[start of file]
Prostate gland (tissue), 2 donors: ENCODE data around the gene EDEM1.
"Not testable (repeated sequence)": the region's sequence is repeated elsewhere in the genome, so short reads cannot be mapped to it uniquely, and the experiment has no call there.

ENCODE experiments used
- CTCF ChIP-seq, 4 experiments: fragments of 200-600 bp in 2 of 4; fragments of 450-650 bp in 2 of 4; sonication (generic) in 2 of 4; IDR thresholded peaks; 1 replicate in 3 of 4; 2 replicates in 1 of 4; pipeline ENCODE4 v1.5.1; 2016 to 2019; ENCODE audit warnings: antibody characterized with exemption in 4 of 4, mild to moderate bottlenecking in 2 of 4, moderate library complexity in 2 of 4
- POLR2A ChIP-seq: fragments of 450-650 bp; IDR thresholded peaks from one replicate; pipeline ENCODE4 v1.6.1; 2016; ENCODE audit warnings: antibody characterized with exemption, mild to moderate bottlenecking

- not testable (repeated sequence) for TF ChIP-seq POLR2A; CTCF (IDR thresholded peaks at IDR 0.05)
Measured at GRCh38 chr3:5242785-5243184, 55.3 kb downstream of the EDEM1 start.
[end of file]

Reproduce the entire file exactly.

Prostate gland (tissue), 2 donors: ENCODE data around the gene EDEM1.
"Not testable (repeated sequence)": the region's sequence is repeated elsewhere in the genome, so short reads cannot be mapped to it uniquely, and the experiment has no call there.

ENCODE experiments used
- CTCF ChIP-seq, 4 experiments: fragments of 200-600 bp in 2 of 4; fragments of 450-650 bp in 2 of 4; sonication (generic) in 2 of 4; IDR thresholded peaks; 1 replicate in 3 of 4; 2 replicates in 1 of 4; pipeline ENCODE4 v1.5.1; 2016 to 2019; ENCODE audit warnings: antibody characterized with exemption in 4 of 4, mild to moderate bottlenecking in 2 of 4, moderate library complexity in 2 of 4
- POLR2A ChIP-seq: fragments of 450-650 bp; IDR thresholded peaks from one replicate; pipeline ENCODE4 v1.6.1; 2016; ENCODE audit warnings: antibody characterized with exemption, mild to moderate bottlenecking

- not testable (repeated sequence) for TF ChIP-seq POLR2A; CTCF (IDR thresholded peaks at IDR 0.05)
Measured at GRCh38 chr3:5242785-5243184, 55.3 kb downstream of the EDEM1 start.